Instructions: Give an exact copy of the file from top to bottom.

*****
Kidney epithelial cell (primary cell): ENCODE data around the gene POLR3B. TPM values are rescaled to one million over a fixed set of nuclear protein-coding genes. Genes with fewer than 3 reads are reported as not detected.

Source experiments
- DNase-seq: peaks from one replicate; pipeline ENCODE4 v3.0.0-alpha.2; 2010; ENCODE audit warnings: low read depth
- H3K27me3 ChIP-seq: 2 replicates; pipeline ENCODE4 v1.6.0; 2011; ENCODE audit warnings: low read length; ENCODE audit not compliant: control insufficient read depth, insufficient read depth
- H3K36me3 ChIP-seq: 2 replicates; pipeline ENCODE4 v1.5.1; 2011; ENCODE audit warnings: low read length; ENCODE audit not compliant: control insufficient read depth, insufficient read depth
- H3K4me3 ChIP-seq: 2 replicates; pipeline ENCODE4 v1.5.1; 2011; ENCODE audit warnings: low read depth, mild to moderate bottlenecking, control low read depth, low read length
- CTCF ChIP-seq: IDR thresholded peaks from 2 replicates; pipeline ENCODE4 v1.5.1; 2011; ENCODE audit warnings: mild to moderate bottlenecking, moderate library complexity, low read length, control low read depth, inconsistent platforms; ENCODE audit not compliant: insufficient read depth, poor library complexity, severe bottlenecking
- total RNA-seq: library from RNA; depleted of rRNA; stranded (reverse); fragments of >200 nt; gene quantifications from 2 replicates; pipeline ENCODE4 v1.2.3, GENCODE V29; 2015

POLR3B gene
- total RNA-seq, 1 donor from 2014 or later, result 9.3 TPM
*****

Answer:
Kidney epithelial cell (primary cell): ENCODE data around the gene POLR3B. TPM values are rescaled to one million over a fixed set of nuclear protein-coding genes. Genes with fewer than 3 reads are reported as not detected.

Source experiments
- DNase-seq: peaks from one replicate; pipeline ENCODE4 v3.0.0-alpha.2; 2010; ENCODE audit warnings: low read depth
- H3K27me3 ChIP-seq: 2 replicates; pipeline ENCODE4 v1.6.0; 2011; ENCODE audit warnings: low read length; ENCODE audit not compliant: control insufficient read depth, insufficient read depth
- H3K36me3 ChIP-seq: 2 replicates; pipeline ENCODE4 v1.5.1; 2011; ENCODE audit warnings: low read length; ENCODE audit not compliant: control insufficient read depth, insufficient read depth
- H3K4me3 ChIP-seq: 2 replicates; pipeline ENCODE4 v1.5.1; 2011; ENCODE audit warnings: low read depth, mild to moderate bottlenecking, control low read depth, low read length
- CTCF ChIP-seq: IDR thresholded peaks from 2 replicates; pipeline ENCODE4 v1.5.1; 2011; ENCODE audit warnings: mild to moderate bottlenecking, moderate library complexity, low read length, control low read depth, inconsistent platforms; ENCODE audit not compliant: insufficient read depth, poor library complexity, severe bottlenecking
- total RNA-seq: library from RNA; depleted of rRNA; stranded (reverse); fragments of >200 nt; gene quantifications from 2 replicates; pipeline ENCODE4 v1.2.3, GENCODE V29; 2015

POLR3B gene
- total RNA-seq, 1 donor from 2014 or later, result 9.3 TPM